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Gilreath’s Mill — Greer, South Carolina

SC Picture Project  |  Greenville County  |  Gilreath’s Mill

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Gilreath’s Mill

Gilreath’s Mill in Greer has been known by other names through the years – Bruce’s Mill, Heller’s Mill, and Taylor’s Mill – but is commonly known by its current name. Though the first recorded date of the mill’s operations is 1839, historians suspect that it may have been built as early as 1814. The property was purchased by Joel Bruce, who is credited with building the mill, in 1801. The water wheel is separate from the mill’s two-and-a-half story frame building.

Gilreath's Mill

Bill Fitzpatrick of Taylors, 2011 © Do Not Use Without Written Consent

Gilreath’s Mill ground flour and cornmeal, supplying locals with food staples and earning its place in nineteenth century rural industry. According to the South Carolina Industrial Census of 1860, the mill produced 1,750 pounds of cornmeal and and 60 bushels of flour during that year alone.

Gilreath Mill, Waterwheel

Jo Anne Keasler of Greenville, 2018 © Do Not Use Without Written Consent

The mill also served as a gathering spot for people to socialize while procuring goods. Gilreath’s Mill operated until 1950 and was powered by Shoal Creek and Clear Creek, branches of the South Tyger River. The property remains in the Gilreath family.

Gilreath's Mill Greer

Treva Thomas Hammond of Rock Hill, 2012 © Do Not Use Without Written Consent

Gilreath’s Mill is listed in the National Register:

(Heller’s Mill; Bruce’s Mill; Taylor’s Mill) Gilreath’s Mill is one of the few remaining mills in South Carolina that recalls the vital tradition of rural industry. The mill is a two and one-half story frame building with a steep gable roof. Its construction date is unknown. Tradition dates it ca. 1814 but the first contemporary account of the mill is 1839. Other rooms on the present building include two gable-roof sheds attached to the north of the original section. The water wheel, separate from the mill, is southwest of the structure.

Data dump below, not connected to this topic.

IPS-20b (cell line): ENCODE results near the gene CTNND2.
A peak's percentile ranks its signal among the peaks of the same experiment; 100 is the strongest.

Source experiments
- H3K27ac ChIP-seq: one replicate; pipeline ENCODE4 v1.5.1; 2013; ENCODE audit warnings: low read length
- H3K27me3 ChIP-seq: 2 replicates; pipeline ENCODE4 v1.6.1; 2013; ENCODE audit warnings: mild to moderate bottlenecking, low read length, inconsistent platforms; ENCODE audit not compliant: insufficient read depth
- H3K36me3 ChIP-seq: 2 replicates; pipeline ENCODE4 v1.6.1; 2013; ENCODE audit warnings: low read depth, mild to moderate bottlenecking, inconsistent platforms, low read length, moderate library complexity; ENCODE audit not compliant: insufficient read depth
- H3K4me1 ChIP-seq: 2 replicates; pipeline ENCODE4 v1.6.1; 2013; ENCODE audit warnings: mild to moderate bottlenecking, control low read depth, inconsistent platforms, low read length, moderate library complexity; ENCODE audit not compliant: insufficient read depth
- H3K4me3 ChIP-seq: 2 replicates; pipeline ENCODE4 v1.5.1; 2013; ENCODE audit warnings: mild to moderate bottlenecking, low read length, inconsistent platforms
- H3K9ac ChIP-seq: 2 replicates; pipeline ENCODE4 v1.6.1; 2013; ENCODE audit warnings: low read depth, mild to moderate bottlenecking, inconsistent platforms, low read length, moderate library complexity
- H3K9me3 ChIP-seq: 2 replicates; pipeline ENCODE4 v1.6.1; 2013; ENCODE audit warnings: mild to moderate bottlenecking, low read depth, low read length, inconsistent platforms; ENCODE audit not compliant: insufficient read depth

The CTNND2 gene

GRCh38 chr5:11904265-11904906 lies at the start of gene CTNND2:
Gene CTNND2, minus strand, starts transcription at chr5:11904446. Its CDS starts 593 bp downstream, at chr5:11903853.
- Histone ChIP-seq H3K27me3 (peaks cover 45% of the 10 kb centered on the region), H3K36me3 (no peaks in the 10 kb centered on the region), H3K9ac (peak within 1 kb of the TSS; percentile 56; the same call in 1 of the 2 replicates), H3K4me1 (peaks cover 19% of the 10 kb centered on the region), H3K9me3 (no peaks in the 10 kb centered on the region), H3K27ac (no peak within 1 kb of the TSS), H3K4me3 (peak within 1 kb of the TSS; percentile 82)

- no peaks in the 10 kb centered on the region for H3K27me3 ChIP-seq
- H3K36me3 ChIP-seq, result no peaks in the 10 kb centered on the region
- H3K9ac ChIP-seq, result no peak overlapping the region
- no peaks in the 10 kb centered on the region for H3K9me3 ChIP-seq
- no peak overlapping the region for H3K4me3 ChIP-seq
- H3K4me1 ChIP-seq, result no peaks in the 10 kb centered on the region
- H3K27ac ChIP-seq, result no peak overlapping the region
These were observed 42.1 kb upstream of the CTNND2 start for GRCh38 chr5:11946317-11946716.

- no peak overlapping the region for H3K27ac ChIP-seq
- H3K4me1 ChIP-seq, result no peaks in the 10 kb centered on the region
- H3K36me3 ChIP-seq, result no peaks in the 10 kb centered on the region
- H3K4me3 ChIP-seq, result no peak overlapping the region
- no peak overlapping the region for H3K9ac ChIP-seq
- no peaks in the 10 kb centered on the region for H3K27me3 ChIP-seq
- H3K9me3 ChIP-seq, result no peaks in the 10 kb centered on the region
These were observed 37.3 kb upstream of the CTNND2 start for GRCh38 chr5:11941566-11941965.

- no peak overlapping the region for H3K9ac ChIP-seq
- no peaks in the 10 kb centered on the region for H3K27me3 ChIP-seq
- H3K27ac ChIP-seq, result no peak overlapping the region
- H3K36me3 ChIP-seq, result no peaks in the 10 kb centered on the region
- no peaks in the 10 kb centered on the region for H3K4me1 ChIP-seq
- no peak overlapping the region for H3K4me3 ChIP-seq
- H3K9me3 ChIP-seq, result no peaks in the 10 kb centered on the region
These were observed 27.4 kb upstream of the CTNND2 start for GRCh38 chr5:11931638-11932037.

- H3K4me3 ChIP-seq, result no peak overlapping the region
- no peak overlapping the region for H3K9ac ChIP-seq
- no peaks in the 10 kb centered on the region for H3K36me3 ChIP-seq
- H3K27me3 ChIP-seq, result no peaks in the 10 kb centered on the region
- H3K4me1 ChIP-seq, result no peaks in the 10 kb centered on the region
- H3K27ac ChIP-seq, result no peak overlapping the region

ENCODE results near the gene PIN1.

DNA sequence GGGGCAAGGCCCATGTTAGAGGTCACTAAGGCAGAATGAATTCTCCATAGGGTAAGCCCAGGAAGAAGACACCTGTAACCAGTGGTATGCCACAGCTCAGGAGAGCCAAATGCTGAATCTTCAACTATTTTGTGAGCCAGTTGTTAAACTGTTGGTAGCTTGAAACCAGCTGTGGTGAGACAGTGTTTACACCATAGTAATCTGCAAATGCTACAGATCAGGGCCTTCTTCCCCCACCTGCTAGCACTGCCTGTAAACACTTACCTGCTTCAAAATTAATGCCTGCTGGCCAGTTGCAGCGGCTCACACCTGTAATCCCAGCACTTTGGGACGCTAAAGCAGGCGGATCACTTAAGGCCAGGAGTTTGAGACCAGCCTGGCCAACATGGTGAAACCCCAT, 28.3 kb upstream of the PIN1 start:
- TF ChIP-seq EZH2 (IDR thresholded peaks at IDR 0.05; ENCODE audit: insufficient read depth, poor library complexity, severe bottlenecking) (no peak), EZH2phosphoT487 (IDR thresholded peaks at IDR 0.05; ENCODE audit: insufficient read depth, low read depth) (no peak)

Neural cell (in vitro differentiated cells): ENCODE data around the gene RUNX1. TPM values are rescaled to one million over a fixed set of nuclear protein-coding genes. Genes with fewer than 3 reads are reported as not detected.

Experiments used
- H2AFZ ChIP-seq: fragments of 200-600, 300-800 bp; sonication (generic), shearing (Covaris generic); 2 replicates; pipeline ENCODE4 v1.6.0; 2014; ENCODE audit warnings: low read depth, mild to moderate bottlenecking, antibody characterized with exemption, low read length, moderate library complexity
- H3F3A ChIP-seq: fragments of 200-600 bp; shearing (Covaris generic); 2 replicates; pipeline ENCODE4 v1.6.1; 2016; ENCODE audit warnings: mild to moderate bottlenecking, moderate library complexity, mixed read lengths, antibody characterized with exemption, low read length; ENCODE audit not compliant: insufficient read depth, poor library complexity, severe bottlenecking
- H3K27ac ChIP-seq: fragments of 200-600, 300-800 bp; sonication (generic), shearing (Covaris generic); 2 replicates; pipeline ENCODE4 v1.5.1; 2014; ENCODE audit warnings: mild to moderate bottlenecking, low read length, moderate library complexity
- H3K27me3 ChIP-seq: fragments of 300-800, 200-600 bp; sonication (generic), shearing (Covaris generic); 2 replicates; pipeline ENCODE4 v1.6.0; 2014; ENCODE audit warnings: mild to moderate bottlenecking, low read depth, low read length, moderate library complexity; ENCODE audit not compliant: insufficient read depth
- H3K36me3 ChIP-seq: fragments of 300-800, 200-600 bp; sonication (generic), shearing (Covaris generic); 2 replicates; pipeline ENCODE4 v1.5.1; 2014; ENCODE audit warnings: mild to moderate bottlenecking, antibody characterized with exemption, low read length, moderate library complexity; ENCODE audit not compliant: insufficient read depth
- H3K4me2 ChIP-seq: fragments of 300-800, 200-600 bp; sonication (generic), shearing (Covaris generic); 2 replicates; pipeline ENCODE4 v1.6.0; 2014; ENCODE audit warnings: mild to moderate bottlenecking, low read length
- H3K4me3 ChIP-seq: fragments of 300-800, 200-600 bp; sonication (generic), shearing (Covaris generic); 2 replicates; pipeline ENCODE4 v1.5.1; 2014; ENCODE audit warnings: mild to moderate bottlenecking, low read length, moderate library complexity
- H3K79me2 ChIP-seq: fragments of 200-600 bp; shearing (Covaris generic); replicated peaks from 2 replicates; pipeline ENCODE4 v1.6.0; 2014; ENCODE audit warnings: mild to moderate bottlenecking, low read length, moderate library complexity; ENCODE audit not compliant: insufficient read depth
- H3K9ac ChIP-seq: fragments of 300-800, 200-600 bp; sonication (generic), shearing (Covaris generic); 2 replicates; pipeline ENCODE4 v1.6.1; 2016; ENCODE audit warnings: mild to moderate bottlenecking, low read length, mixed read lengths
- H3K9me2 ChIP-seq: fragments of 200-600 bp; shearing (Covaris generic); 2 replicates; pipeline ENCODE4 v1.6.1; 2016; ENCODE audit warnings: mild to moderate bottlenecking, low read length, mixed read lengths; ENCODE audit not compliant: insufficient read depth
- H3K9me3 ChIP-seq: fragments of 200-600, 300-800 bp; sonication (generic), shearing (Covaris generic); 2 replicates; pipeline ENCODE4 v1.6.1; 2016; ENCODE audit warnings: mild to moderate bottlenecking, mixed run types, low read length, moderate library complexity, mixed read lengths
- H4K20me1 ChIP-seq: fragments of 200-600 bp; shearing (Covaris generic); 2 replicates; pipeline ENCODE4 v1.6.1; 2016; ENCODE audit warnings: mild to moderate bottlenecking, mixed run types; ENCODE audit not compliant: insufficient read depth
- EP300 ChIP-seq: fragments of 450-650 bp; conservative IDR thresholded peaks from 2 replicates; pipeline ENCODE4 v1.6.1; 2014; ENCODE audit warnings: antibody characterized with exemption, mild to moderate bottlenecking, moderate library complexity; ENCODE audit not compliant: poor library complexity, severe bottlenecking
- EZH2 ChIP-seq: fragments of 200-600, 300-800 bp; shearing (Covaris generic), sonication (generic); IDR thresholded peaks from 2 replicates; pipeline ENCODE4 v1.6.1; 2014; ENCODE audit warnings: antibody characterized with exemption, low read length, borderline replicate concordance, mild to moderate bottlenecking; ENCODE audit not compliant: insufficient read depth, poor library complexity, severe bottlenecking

Production of cornmeal and flour was essential to the people living nearby and therefore to the economic structure of the area. An example of the production levels of the mill is found in the South Carolina Industrial Census of 1860. Owned at that time by John Heller, the mill produced 1750 pounds of cornmeal and 60 bushels of flour. Value of this annual yield was $1750 for the cornmeal and $420 for the flour. Cornmeal and flour were strong commodities on a statewide level. In 1882, for example, Gilreath’s Mill was one of 720 grist mills in South Carolina producing 22% of all manufactures, second only to cotton products. The mill was an integral part of the social and economic setting of the area. A means of procuring staple foods, Gilreath’s Mill was also a place where people could congregate.

Interior Pictures of Gilreath’s Mill

Gilreath Mill Interior

Candy Jones of Greenville, 2019 © Do Not Use Without Written Consent

Gilreath Mill Interior view

Candy Jones of Greenville, 2019 © Do Not Use Without Written Consent

More Pictures of Gilreath’s Mill

Gilreath Mill Greer

Pete Lawrence of Sumter, 2016 © Do Not Use Without Written Consent

Gilreath's Mill Door

Paula Canine of Pawleys Island, 2017 © Do Not Use Without Written Consent

Gilreath's Mill Stone Support Piers

Paula Canine of Pawleys Island, 2017 © Do Not Use Without Written Consent

Gilreath's Mill Waterwheel

Tammy McCartney of Greer, 2014 © Do Not Use Without Written Consent

Gilreath’s Mill Info

Address: South Carolina Highway 101, Greer, SC 29651
GPS Coordinates: 34.973035,-82.278408

Gilreath’s Mill Map

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3 Comments about Gilreath’s Mill

Tammy Burrell says:
April 7th, 2018 at 4:32 pm

FYI: Whoever knows who owns the Gilreath Mill there is a tree that has fallen on the wheel and has got it in a bind. The wheel is stopped and leaning.

SCIWAY says:
November 9th, 2015 at 9:44 am

This mill is located on the side of the road, making it accessible from that point, but the property on which it sits is privately owned.

Ashley says:
November 7th, 2015 at 11:14 pm

Can you take photos on the property?


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